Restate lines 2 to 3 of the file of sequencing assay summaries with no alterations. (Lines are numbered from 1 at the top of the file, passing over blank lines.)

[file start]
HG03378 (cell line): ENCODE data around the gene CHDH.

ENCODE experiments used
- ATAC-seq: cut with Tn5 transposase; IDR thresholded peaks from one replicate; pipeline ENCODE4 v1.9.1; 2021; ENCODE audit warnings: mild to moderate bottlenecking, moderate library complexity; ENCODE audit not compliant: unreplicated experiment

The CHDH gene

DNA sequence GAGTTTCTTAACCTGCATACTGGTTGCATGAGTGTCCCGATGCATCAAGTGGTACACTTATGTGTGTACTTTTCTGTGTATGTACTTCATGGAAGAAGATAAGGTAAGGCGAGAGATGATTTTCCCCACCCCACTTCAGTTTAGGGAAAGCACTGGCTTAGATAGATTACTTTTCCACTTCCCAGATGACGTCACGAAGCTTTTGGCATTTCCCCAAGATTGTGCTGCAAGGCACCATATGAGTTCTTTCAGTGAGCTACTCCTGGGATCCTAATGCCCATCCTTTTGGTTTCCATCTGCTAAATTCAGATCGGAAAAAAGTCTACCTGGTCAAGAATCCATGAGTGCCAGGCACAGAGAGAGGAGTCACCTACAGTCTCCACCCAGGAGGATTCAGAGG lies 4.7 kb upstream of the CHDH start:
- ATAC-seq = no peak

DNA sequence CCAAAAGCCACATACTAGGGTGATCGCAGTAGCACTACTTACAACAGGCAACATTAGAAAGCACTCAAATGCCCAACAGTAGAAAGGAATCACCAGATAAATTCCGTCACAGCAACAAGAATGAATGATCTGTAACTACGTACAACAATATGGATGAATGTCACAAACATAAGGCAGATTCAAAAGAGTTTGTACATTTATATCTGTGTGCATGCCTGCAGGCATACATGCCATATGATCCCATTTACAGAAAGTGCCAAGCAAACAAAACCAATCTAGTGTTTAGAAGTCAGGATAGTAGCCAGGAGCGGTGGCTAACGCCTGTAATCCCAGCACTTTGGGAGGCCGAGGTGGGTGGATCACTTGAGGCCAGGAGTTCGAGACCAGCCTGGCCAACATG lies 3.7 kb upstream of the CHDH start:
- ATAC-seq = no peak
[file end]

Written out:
ENCODE experiments used
- ATAC-seq: cut with Tn5 transposase; IDR thresholded peaks from one replicate; pipeline ENCODE4 v1.9.1; 2021; ENCODE audit warnings: mild to moderate bottlenecking, moderate library complexity; ENCODE audit not compliant: unreplicated experiment